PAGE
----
Direct to consumer retail undermines lifetime customer value for watch brands

The watch world will not have to wait long for the reopening of Tourneau's Time Machine as the first Bucherer flagship in the United States.

As we enter a new year and decade, the debate continues within the world of luxury watches about what is the most viable channel for distribution of product. Andrew Block, president and CEO of Second Time Partners, considers whether multi-brand independently owned retail stores are still relevant to the consumer or will brand-owned direct to consumer stores dominate in the future?

The multi-brand retailer was the original financial engine that funded the growth of luxury watch brands. Before the advent of brands going direct to consumer, it was the multi-brand independent retailer that bought product, spend money on promoting that brand’s product and helped grow the brand’s consumer following.

Think in terms of return on investment capital; brands have invested the retailers money in product development and brand building.

And in return for that investment, the brands have developed unique limited edition product that the “investors” have no access to and have opened their own retail stores in direct competition with their original “investors” or even close their “investors” to support their own direct to consumer strategy.

The short sighted strategy of brands going direct to consumer is built on nothing but greed. Why continue to share margins with multi-brand retailers when the brands can keep it all for themselves? Because by doing so, it creates shareholder value; which in this case, the shareholders are the institutional investors, who now have supplanted the original multi-brand retailer “investors” in terms of importance to the brands.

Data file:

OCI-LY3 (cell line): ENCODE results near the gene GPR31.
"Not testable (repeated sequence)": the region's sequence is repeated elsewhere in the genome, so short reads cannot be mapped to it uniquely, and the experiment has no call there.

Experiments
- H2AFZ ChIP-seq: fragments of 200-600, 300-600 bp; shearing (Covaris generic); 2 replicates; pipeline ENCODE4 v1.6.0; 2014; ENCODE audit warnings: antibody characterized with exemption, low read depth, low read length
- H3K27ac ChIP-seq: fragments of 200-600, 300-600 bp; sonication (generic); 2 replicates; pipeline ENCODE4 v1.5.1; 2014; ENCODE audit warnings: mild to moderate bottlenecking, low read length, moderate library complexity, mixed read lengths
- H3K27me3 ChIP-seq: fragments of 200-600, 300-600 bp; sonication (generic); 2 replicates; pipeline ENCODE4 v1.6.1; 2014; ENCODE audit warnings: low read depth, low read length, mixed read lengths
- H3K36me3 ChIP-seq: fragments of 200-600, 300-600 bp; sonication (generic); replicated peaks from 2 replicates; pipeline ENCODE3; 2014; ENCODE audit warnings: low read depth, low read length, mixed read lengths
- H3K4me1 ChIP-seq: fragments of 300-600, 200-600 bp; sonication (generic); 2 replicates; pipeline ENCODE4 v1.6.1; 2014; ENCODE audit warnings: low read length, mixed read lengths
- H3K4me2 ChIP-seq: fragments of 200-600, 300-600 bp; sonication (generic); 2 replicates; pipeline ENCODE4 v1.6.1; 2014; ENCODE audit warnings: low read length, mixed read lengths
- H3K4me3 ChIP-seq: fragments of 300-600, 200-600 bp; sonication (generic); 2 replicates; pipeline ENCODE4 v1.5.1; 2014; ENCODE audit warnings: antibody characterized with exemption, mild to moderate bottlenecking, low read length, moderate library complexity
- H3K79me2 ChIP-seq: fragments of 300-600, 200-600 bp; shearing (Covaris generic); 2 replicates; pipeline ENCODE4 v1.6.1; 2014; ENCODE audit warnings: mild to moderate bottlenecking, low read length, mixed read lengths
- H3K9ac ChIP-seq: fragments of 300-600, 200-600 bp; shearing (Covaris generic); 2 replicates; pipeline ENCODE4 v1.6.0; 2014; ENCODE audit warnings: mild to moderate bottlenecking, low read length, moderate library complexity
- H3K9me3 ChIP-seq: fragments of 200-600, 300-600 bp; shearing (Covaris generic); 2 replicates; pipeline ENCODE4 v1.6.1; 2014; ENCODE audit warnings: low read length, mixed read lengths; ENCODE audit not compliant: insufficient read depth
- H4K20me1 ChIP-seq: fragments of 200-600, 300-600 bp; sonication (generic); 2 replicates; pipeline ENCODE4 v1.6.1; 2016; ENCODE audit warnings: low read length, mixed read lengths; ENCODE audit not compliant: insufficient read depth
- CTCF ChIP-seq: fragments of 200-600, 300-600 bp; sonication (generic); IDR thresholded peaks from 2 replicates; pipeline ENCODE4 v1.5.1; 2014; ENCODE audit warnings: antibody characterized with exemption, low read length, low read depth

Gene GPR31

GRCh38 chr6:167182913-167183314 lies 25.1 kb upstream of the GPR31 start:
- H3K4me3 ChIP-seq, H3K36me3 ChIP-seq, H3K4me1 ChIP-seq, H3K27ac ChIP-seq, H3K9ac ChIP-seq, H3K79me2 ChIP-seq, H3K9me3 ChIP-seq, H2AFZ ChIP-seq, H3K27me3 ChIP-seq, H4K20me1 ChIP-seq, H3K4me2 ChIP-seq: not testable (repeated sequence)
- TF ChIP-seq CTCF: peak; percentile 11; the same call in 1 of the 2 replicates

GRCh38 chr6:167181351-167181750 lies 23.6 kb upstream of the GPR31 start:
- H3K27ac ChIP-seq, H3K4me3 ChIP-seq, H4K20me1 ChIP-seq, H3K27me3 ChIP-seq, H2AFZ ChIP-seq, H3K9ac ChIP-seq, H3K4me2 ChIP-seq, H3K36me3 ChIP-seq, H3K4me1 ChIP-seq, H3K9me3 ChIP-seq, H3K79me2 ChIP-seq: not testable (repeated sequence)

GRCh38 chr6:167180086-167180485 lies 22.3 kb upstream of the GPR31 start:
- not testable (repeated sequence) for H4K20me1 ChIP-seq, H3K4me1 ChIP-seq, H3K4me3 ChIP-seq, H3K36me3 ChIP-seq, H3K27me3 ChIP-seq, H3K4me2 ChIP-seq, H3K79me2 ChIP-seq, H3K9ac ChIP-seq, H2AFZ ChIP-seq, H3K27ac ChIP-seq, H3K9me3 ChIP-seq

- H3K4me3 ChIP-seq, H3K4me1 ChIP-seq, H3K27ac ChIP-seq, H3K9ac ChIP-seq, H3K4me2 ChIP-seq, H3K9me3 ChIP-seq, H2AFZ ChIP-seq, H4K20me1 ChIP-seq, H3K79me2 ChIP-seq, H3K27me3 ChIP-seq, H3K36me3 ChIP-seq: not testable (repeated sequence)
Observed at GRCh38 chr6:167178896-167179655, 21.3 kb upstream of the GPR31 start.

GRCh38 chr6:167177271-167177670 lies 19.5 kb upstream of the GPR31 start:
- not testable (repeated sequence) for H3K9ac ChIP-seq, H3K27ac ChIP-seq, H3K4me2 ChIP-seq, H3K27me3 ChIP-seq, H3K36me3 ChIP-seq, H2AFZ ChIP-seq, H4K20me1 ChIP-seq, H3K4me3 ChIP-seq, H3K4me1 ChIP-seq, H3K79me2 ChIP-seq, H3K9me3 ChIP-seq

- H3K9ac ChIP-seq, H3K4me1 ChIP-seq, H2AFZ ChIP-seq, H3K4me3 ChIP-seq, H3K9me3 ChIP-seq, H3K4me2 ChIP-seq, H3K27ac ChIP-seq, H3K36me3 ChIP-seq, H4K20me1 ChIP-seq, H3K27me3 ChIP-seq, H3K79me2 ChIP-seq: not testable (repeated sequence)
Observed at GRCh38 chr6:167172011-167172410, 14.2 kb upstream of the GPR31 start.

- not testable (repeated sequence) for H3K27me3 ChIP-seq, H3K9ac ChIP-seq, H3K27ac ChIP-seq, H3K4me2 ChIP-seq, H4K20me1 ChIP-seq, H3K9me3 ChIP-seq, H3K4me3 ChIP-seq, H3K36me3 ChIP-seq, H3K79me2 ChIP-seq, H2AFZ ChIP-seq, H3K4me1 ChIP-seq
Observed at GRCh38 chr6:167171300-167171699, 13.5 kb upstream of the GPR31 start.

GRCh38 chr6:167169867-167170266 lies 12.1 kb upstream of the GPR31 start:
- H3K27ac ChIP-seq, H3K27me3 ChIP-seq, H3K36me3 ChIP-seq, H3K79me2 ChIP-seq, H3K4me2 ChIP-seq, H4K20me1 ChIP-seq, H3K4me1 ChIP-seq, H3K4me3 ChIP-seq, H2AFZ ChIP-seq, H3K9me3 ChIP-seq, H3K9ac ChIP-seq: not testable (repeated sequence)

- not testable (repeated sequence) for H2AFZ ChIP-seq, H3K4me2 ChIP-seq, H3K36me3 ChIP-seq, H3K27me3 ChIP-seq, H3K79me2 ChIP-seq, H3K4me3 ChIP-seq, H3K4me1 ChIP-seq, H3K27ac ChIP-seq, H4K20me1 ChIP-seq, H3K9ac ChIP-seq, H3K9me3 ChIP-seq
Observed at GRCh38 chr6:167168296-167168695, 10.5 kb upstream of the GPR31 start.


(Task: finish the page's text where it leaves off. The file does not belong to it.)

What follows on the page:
Retailers who understand and use data, look at metrics such as LTV or Lifetime Customer Value and CAC, Customer Acquisition Costs to better manage their businesses. LTV is a metric that describes what value through many years of purchases a long time customer brings to the retailer. Multi-brand, independent local retailers can measure LTV as they have sold their loyal clients watches and jewelry through in many cases, multiple generations. CAC is a metric used to determine the cost of acquiring new customers through all of their marketing and outreach expenses.

The two important metrics noted above are trending negatively for muti-brand independent retailers as CAC is increasing and LTV is diminishing because of the uneven playing field created by their brand “partners”, while Brand stores CAC is decreasing and LTV is non-existent. When a brand limits the availability of its most desirable product and designates the product “boutique only”, long term loyal customers often walk out of the local jeweler disappointed because the latest and greatest product that’s all abuzz globally will never see the local jewelers showcase.

By designating product “boutique only” brand store CAC will decrease because the cost to acquire is easily offset by keeping the impossible to get product for themselves. The loser in this scenario is LTV as neither the local retailer nor the brand store can create any life-time value.

The biggest loser in this picture is the entire watch industry; an industry that has had trouble growing demand and creating relevance. The answer to this distribution debate is simple.

There is plenty of room for both forms of retail. One can support the other. Product should be made available to everyone. The end result can only amount to growing a category that is by all means, totally irrelevant to the mass consumer.

About the author: Andrew Block is president and CEO of Second Time Partners, a New York-based marketing agency for luxury brands. He has previously spent 20 years with Tourneau, concluding in 2011 as executive vice-president of marketing and advertising.



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